If you are looking for a specialist manslaughter lawyer who can defend you against an allegation of unlawful killing, speak to Jim Meyer; he is a ranked UK criminal defence lawyer who has extensive experience in this area and has successfully secured the acquittal of numerous clients accused of such matters.
Jim’s case experience includes defending those accused of:
- Voluntary manslaughter (these sorts of cases include circumstances which effectively amount to murder but the charge is reduced to manslaughter because the court accepts that the accused lost control, suffered from diminished responsibility or was acting in pursuance of a suicide pact);
- Involuntary manslaughter, where Jim’s clients were either accused of causing someone’s death:
- By an unlawful act likely to cause bodily harm (“unlawful act manslaughter” also referred to as “constructive manslaughter“); or
- Through gross negligence.
Jim’s expertise in relation to voluntary manslaughter and gross negligence manslaughter is dealt with elsewhere on this site but the bottom line is that if you or a loved one are accused of causing the death of another then you need to immediately instruct an experienced solicitor, like Jim, to mount the most robust defence possible.
In Jim’s experience, whilst unlawful act manslaughters are most typically alleged when death follows an assault or some other offence against the deceased, such as administering a noxious thing, this isn’t always the case and the unlawful act alleged doesn’t actually have to be directed against the person who has died. In all cases, the key to a successful outcome will be by establishing one or a combination of the following:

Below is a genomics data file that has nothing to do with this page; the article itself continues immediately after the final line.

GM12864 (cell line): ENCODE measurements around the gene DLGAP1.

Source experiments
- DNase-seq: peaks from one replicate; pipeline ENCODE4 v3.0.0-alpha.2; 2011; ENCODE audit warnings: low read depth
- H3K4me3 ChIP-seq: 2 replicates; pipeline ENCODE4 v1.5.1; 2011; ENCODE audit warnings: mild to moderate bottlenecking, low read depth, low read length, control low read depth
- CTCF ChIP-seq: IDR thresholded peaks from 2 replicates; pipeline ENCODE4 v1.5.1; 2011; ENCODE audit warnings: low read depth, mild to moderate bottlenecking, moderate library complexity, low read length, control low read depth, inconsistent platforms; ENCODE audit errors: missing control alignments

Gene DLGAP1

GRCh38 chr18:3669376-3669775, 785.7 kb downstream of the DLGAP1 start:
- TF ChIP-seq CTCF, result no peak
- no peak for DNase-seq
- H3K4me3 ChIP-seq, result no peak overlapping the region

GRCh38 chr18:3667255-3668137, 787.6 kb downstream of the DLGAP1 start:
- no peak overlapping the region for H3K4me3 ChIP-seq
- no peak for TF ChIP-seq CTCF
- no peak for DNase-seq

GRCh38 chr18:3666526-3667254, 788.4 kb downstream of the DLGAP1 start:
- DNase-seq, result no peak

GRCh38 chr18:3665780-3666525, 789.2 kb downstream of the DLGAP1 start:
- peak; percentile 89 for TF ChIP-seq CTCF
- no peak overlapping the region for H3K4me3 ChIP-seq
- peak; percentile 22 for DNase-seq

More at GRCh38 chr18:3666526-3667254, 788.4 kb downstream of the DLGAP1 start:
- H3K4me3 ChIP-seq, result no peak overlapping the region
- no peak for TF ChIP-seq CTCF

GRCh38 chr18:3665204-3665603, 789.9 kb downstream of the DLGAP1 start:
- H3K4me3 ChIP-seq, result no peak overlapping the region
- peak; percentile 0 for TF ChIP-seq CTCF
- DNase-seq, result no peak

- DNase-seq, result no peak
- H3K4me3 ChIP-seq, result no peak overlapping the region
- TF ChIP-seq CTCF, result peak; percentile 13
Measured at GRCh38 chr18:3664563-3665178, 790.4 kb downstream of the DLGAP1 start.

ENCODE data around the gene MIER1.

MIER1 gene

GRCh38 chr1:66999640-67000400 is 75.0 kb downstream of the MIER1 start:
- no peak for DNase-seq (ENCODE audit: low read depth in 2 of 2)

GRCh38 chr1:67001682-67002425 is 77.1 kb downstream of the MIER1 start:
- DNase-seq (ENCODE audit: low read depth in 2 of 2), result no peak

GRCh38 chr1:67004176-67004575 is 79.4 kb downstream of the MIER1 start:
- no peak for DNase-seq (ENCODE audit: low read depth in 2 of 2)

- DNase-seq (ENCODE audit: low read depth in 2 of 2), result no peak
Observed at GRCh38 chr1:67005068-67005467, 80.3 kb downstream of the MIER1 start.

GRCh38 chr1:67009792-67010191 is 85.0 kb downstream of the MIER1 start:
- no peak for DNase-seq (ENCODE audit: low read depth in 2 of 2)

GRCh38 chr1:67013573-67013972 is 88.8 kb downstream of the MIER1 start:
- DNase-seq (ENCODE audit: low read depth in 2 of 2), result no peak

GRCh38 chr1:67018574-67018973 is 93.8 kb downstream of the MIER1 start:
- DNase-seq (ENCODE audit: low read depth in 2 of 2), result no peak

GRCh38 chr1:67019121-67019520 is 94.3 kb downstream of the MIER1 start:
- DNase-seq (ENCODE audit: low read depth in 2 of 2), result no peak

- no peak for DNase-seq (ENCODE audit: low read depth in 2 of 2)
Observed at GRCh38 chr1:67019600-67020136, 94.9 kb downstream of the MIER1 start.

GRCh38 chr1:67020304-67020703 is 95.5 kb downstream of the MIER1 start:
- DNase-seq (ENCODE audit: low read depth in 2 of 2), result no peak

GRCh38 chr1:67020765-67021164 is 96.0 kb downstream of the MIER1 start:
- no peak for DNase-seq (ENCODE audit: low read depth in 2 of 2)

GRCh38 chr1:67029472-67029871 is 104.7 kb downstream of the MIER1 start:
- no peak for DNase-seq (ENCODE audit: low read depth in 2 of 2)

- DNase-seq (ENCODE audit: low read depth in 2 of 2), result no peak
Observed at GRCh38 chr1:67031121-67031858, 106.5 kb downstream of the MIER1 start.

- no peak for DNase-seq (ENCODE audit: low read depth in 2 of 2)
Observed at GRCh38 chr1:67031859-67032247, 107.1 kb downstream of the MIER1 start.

- Doubt as to whether the alleged act caused1 the death; or
- Doubt as to whether the accused committed the alleged act; or
- The accused was acting lawfully, for example, in self-defence; or
- A sober and reasonable person would not have recognised the risk of some physical harm resulting from the accused’s act.
1 In criminal law, the police don’t just have to prove that death would not have occurred but for the accused’s act; they must prove that the accused’s actions (or, in the case of gross negligence manslaughter, ommissions) contributed towards the death more than trivially.↩
How can you successfully defend a manslaughter case?